In the last three years, people in the US who identify as vegans saw a 600% rise. The Chinese has officially recommended that its population reduce meat consumption by 50%. Meanwhile, Australia holds the third place in the fastest growing vegan population in the world, with local vegan food products getting a 92% increase.
Veganism has never been more prominent. The large numbers of the world’s population getting into the lifestyle prove that it’s not as tasking as one might assume. We’ve collected a few tips for substitutions should you choose to walk the path.
The Dairy Debacle
The options for dairy substitutes out in the market today are wide and varied. Soy milk would be the first to come to mind as it has instilled its position as an accessible milk substitute over the years. There are also almond, fresh coconut, and rice milks. Canned coconut milk and creamed cashews are great cream alternatives. These can easily take the place of good old milk and can be just as versatile. These can be used for cooking and baking.
Butter swaps include spreads based on olive, soya, and sunflower oils to name a few. Avocado mash is an all-time favourite butter substitute. Whipped boiled sweet potato is also a viable choice due to its moisture content, density, and subtle sweetness. Salted and aged firm tofu can be an easy DIY cheese substitute. If available, nutritional yeast can satiate that craving for salty and cheesy flavours and is a great source of fiber, protein, and essential vitamins.
Packing on the Meatless Protein
The main hurdle, this is. There are quite a lot of ready-made meat substitutes available out in the market today but be weary as some of them are not completely vegan as animal-derived products may be used in the refining process or even as food colouring. Settle for the obvious option, which is tofu. The extremely versatile ingredient can be manipulated and processed in pretty much the same way as meat. Headier flora like cauliflower and mushrooms can be turned into patties that have very similar texture to ground meat and are great for vegan burgers.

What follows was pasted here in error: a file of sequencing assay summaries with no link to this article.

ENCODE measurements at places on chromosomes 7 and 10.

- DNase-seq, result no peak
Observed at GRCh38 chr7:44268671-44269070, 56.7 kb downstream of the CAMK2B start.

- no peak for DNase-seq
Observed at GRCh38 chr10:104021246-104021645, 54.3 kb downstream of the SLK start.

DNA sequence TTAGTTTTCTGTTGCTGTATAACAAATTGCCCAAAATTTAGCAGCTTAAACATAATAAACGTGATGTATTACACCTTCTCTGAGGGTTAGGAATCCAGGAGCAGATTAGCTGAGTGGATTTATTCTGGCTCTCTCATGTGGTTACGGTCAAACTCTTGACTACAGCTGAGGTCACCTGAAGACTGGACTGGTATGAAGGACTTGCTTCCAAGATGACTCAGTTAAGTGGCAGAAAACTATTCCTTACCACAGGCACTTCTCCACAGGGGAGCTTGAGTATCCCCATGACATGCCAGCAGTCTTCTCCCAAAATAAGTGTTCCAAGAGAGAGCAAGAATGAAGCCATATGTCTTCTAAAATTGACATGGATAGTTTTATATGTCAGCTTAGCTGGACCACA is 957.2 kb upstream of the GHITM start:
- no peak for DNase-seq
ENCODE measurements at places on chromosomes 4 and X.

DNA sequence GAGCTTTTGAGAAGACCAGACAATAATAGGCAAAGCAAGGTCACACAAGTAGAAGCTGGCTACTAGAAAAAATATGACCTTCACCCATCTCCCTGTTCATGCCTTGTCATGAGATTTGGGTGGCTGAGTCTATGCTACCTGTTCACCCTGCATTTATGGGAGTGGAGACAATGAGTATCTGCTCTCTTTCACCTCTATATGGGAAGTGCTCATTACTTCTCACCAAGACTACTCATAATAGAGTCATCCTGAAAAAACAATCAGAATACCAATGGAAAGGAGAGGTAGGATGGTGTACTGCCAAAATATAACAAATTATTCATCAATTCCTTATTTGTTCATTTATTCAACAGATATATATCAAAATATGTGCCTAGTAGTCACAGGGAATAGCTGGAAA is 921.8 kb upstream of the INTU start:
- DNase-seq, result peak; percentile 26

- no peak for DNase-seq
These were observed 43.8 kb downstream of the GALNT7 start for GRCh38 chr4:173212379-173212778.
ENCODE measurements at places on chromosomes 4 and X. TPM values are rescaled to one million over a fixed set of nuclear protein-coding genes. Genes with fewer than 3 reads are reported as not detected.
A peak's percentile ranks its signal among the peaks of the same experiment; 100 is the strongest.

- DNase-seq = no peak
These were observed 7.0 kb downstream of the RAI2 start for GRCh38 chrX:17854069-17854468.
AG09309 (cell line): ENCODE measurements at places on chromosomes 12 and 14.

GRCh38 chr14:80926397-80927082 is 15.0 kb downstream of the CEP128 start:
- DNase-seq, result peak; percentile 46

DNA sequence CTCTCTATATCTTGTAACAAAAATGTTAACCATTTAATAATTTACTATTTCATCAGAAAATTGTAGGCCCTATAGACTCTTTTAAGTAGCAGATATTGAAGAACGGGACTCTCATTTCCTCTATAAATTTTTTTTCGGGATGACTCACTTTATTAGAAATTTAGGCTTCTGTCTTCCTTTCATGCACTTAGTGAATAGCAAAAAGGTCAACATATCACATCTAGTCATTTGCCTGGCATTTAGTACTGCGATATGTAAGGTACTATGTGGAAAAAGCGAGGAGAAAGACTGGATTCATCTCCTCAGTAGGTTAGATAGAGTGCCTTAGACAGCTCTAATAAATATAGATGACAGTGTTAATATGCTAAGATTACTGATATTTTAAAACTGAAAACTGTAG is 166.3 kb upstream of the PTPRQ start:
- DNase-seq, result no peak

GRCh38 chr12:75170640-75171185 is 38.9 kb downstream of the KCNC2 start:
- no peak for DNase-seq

Egging Yourself On
Easy egg substitutes for baking include mashed bananas, apples, or silken tofu. But if the binding quality of egg is really what you seek, then ground flax or chia seeds rehydrated with a bit of water is the way to go. The polysaccharide content of the two is the agent that brings baked goods together by forming a gel that provides good structural integrity. One tablespoon of the ground seeds with three tablespoons of water is equal to one large egg.
Dips, Spreads, and Condiments
Make your own hummus at home. It’s easy and versatile. You can use it as a dip or a sandwich spread. Mashed silken tofu with a bit of salt, lemon juice, and a few drops of yellow mustard makes for an excellent mayo swap. Creamed corn tweaked with a bit of onion and garlic is a great dip for parties.
Sweetening up the Vegan Deal
Honey is good for you but it’s not exactly vegan. You can use maple syrup or Korean sweet rice syrup if you can find it. Sugar syrup using raw brown sugar is also a great alternative if you enjoy the taste of molasses.
Chocolate is basically vegan until it’s processed with dairy to make milk chocolate. So stick with bitter dark chocolate. It honestly tastes better anyway.
Whether you are taking on the mantle for health or ethical purposes, being a vegan today isn’t as complicated as it was a few decades ago. Entire sections in grocery stores are allotted to vegan products. Almost every major city holds a weekend farmer’s markets that sell organic fruits and vegetables. Restaurants that serve 100% vegan cuisine are popping up every day.
One of the main pull of veganism is its cleansing and detoxifying factors. You can boost that vegan detox lifestyle with ThinTea’s signature blends. Our blends are 100% vegan-friendly and cruelty-free. We got your vegan drink options covered. Order now and get on that road to health and fitness.